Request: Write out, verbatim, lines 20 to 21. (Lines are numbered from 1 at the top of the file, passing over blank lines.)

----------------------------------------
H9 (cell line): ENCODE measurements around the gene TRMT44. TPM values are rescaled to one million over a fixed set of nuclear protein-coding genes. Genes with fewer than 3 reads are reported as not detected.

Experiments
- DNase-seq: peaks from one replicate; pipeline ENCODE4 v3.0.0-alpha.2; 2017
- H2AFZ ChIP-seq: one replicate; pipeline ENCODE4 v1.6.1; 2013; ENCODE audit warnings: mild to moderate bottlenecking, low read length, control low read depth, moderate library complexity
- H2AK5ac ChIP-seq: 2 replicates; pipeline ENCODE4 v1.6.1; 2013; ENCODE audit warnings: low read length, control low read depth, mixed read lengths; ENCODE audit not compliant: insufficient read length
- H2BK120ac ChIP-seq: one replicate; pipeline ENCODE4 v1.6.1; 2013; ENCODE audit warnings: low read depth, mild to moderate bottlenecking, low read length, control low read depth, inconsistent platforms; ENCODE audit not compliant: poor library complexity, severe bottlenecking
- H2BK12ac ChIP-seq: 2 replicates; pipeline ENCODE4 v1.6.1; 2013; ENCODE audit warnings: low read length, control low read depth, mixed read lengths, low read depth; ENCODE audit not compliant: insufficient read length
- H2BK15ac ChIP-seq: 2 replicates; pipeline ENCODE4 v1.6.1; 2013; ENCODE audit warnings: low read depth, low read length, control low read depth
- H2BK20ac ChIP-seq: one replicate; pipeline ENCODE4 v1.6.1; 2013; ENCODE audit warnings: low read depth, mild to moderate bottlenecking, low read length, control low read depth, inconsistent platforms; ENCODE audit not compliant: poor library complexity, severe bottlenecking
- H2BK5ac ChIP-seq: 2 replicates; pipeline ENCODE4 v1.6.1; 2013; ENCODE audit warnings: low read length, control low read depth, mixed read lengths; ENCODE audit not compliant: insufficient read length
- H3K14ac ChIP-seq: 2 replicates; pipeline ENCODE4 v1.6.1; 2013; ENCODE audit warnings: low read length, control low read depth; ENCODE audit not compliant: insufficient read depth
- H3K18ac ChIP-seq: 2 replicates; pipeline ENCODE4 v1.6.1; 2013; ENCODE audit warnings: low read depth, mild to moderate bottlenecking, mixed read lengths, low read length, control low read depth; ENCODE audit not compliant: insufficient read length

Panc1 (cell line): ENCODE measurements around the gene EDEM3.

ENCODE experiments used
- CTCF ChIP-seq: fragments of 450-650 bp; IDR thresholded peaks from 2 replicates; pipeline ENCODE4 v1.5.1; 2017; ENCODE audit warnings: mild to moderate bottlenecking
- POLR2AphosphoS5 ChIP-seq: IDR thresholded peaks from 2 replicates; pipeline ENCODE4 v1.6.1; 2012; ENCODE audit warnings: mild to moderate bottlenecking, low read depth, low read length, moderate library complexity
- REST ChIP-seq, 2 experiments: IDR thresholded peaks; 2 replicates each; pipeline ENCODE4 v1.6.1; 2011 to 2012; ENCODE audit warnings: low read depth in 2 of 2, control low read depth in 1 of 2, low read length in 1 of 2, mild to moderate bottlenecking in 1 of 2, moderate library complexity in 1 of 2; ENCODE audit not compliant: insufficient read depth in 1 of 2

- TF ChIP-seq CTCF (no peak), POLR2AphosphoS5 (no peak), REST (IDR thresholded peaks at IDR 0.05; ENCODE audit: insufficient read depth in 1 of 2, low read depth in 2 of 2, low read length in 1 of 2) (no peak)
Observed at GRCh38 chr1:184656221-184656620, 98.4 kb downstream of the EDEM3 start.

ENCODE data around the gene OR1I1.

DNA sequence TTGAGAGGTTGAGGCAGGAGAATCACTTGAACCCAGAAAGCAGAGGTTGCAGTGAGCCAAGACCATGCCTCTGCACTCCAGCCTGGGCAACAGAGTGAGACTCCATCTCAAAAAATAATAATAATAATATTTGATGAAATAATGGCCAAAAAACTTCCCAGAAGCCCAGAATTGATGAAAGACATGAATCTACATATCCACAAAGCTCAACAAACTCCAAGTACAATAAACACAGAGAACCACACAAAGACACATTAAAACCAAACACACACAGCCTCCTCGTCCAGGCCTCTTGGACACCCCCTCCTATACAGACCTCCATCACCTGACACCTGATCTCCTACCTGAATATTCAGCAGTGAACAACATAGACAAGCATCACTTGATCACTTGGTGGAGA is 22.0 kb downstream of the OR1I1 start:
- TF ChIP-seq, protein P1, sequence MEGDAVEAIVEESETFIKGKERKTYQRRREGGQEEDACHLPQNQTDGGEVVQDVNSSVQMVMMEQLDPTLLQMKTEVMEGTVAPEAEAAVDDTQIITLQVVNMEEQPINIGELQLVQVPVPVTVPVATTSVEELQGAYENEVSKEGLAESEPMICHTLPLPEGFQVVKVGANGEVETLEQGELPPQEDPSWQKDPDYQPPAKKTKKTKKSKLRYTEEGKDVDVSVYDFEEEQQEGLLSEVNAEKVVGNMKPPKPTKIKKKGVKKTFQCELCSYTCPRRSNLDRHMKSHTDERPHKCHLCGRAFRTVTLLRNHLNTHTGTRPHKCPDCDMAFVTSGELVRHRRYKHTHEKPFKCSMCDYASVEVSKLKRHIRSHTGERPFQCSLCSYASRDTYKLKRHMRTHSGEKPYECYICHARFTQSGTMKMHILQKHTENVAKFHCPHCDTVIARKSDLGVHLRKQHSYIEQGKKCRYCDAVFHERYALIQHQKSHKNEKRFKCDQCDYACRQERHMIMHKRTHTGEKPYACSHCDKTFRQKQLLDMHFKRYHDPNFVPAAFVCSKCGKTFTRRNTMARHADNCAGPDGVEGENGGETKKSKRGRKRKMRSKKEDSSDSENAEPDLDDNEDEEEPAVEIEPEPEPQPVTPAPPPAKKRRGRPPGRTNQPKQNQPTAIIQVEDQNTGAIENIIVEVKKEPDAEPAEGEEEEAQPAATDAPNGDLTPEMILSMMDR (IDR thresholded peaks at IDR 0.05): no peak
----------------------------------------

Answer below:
ENCODE data around the gene OR1I1.

DNA sequence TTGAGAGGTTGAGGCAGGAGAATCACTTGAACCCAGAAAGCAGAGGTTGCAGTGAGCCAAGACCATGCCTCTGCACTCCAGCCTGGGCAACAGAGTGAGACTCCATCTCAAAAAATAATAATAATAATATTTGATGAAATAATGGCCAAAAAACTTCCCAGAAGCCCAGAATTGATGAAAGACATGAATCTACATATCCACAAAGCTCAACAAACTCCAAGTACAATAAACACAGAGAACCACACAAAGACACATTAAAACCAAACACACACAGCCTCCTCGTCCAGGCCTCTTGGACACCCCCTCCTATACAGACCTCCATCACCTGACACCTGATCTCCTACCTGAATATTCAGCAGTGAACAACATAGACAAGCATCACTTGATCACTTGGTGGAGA is 22.0 kb downstream of the OR1I1 start: